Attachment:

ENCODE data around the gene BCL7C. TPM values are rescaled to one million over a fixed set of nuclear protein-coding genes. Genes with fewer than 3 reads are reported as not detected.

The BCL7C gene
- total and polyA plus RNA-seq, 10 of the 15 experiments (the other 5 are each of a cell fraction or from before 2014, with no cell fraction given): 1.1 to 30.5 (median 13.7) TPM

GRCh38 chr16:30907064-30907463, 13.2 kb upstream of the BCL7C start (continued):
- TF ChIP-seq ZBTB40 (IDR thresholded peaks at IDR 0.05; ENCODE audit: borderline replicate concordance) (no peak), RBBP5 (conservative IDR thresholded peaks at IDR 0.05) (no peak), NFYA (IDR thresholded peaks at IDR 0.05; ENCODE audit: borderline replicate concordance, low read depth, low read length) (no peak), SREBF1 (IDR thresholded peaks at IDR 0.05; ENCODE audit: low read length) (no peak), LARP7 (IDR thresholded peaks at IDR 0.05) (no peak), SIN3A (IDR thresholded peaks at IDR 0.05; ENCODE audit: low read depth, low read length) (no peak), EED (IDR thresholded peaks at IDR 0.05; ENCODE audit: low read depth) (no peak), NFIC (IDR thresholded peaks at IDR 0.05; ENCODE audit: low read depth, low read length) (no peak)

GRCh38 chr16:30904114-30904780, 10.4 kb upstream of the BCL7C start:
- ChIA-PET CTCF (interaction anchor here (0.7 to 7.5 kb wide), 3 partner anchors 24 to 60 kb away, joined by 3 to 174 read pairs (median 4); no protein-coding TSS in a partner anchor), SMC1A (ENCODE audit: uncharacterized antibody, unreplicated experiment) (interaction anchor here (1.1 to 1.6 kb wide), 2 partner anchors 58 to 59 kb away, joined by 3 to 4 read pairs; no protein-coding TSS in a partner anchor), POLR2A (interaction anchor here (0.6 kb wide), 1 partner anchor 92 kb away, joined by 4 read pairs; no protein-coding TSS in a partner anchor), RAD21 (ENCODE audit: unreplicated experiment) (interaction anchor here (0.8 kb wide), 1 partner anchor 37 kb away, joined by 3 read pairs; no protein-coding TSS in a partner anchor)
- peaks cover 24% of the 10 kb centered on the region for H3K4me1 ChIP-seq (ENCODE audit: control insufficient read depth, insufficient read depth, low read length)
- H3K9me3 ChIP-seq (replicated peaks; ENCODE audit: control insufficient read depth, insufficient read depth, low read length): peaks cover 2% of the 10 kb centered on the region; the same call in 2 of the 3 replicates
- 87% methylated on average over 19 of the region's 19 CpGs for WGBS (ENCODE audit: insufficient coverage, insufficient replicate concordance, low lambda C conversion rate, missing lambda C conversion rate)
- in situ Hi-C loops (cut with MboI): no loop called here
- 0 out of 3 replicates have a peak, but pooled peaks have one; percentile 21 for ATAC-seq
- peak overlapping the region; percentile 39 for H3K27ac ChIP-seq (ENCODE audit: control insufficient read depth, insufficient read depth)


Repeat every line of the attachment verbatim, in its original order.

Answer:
ENCODE data around the gene BCL7C. TPM values are rescaled to one million over a fixed set of nuclear protein-coding genes. Genes with fewer than 3 reads are reported as not detected.

The BCL7C gene
- total and polyA plus RNA-seq, 10 of the 15 experiments (the other 5 are each of a cell fraction or from before 2014, with no cell fraction given): 1.1 to 30.5 (median 13.7) TPM

GRCh38 chr16:30907064-30907463, 13.2 kb upstream of the BCL7C start (continued):
- TF ChIP-seq ZBTB40 (IDR thresholded peaks at IDR 0.05; ENCODE audit: borderline replicate concordance) (no peak), RBBP5 (conservative IDR thresholded peaks at IDR 0.05) (no peak), NFYA (IDR thresholded peaks at IDR 0.05; ENCODE audit: borderline replicate concordance, low read depth, low read length) (no peak), SREBF1 (IDR thresholded peaks at IDR 0.05; ENCODE audit: low read length) (no peak), LARP7 (IDR thresholded peaks at IDR 0.05) (no peak), SIN3A (IDR thresholded peaks at IDR 0.05; ENCODE audit: low read depth, low read length) (no peak), EED (IDR thresholded peaks at IDR 0.05; ENCODE audit: low read depth) (no peak), NFIC (IDR thresholded peaks at IDR 0.05; ENCODE audit: low read depth, low read length) (no peak)

GRCh38 chr16:30904114-30904780, 10.4 kb upstream of the BCL7C start:
- ChIA-PET CTCF (interaction anchor here (0.7 to 7.5 kb wide), 3 partner anchors 24 to 60 kb away, joined by 3 to 174 read pairs (median 4); no protein-coding TSS in a partner anchor), SMC1A (ENCODE audit: uncharacterized antibody, unreplicated experiment) (interaction anchor here (1.1 to 1.6 kb wide), 2 partner anchors 58 to 59 kb away, joined by 3 to 4 read pairs; no protein-coding TSS in a partner anchor), POLR2A (interaction anchor here (0.6 kb wide), 1 partner anchor 92 kb away, joined by 4 read pairs; no protein-coding TSS in a partner anchor), RAD21 (ENCODE audit: unreplicated experiment) (interaction anchor here (0.8 kb wide), 1 partner anchor 37 kb away, joined by 3 read pairs; no protein-coding TSS in a partner anchor)
- peaks cover 24% of the 10 kb centered on the region for H3K4me1 ChIP-seq (ENCODE audit: control insufficient read depth, insufficient read depth, low read length)
- H3K9me3 ChIP-seq (replicated peaks; ENCODE audit: control insufficient read depth, insufficient read depth, low read length): peaks cover 2% of the 10 kb centered on the region; the same call in 2 of the 3 replicates
- 87% methylated on average over 19 of the region's 19 CpGs for WGBS (ENCODE audit: insufficient coverage, insufficient replicate concordance, low lambda C conversion rate, missing lambda C conversion rate)
- in situ Hi-C loops (cut with MboI): no loop called here
- 0 out of 3 replicates have a peak, but pooled peaks have one; percentile 21 for ATAC-seq
- peak overlapping the region; percentile 39 for H3K27ac ChIP-seq (ENCODE audit: control insufficient read depth, insufficient read depth)